I am not bothered about volitility as I drip feed mostly. At the moment this is set to £1000 per month. I may lump sum at the end of the financial year if I have cash available.

    In the 6 years until I "retire", I would actually LIKE my fund value to drop, because then I would be buying cheaper. Also there is some cushion to volatility because of auto-rebalancing of the Vanguard funds every year as mentioned already in the thread.

    I am also dabbling a bit with peer-to-peer, with no more than 10% of my portfolio. It's just to gain experience now in case I decide to use it in my retirement years for a bit of extra monthly income. I want to see how it all holds together while I am working instead of semi-relying on it when I leave work.

    You're welcome, always glad to impart some of my rather limited experience.
    Originally posted by Bravepants
    The fact that it's possible to achieve 10% is fantastic for me to hear, up until this point I've only ever been exposed to the ridiculously low bank rates, at the time of course, saving in a bank was necessary.

    I'm thankful for the detailed answer and you seem to be in a comfortable position with a sound plan, I hope when I'm 49 I'll be in a similar situation.

    I've decided to lump sum the £5,000.00 into a Hargreaves Lansdown S&S ISA, the VLS 100% of course, I hope to look back on this decision in decades time and can say to myself it was a good one, seems to be the less complicated option as I just want to fund and forget, as a supplement to my retirement, I've no desire to be filthy rich, I just don't want to be worrying about money in old age.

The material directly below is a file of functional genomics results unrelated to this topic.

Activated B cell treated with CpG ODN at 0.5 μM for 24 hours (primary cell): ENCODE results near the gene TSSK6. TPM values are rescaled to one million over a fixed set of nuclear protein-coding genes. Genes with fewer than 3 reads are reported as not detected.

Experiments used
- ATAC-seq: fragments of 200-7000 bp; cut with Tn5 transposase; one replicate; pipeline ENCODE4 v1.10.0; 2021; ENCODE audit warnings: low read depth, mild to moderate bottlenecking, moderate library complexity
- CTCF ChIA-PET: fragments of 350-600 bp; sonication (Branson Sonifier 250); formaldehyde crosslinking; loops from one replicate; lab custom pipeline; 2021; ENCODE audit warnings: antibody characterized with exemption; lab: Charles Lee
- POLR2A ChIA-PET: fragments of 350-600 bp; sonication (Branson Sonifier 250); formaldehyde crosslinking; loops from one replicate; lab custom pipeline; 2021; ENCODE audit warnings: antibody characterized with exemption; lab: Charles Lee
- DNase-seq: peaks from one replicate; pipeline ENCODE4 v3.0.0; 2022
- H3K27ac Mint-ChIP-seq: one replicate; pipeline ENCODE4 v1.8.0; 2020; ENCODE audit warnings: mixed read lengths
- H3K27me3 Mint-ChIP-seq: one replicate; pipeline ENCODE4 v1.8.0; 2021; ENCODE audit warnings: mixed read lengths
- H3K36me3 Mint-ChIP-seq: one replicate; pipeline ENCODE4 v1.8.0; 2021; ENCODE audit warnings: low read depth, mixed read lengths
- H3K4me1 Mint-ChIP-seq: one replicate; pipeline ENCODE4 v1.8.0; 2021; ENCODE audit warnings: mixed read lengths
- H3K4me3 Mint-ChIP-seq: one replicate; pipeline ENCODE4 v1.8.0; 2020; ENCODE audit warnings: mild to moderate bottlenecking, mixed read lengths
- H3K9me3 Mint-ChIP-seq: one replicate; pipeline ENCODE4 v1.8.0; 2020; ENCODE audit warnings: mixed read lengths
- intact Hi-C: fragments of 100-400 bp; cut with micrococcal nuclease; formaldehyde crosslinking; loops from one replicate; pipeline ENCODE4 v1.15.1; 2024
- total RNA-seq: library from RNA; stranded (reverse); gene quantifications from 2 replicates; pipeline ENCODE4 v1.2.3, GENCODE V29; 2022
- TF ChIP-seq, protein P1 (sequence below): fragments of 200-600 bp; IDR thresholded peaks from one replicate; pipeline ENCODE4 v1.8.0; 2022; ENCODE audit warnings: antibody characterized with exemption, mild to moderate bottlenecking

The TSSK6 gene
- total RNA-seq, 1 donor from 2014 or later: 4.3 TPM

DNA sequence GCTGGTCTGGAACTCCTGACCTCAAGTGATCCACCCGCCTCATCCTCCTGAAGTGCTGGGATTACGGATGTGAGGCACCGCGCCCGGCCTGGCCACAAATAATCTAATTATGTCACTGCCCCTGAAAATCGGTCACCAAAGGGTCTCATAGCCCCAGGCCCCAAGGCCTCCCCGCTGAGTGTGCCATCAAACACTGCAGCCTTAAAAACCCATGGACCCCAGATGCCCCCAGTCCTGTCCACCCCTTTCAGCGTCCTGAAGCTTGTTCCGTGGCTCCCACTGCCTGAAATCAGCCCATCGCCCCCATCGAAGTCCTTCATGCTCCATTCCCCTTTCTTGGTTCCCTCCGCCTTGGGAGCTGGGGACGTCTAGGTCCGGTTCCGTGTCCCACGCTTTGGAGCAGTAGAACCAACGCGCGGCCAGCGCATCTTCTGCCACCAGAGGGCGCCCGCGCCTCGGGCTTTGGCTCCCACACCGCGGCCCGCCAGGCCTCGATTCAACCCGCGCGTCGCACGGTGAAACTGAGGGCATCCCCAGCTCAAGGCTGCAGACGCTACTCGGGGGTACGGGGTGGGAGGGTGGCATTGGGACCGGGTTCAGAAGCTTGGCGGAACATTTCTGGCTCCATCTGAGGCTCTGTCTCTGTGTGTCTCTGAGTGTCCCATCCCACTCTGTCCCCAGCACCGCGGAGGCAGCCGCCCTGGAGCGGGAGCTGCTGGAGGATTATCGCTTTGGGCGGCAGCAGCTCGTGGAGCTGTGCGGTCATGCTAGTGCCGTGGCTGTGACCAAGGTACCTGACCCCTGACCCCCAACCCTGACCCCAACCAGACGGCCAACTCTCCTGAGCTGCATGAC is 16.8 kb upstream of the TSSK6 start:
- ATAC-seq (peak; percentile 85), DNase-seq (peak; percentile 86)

In future I will of course look into further investment opportunities, such as buying individual shares within a particular company, I find "Tesla" inspiring, but best for me at this time to actually get started and get some money working away, get a feel for it all.

    I've also considered the possibility that the state pension won't exist anymore by the time I get to that age, though it would be nice to have as further supplementation. Is this likely?
    • Audaxer
    • By Audaxer 17th Jul 17, 11:08 PM
    • 307 Posts
    • 97 Thanks
    Audaxer
    In future I will of course look into further investment opportunities, such as buying individual shares within a particular company
    Originally posted by Drucifer
    Why would you do that in future as individual shares are much more risky than 100% equities in a diversified VLS100. Maybe look at single sector funds in future to build up a portfolio but not individual shares in my opinion.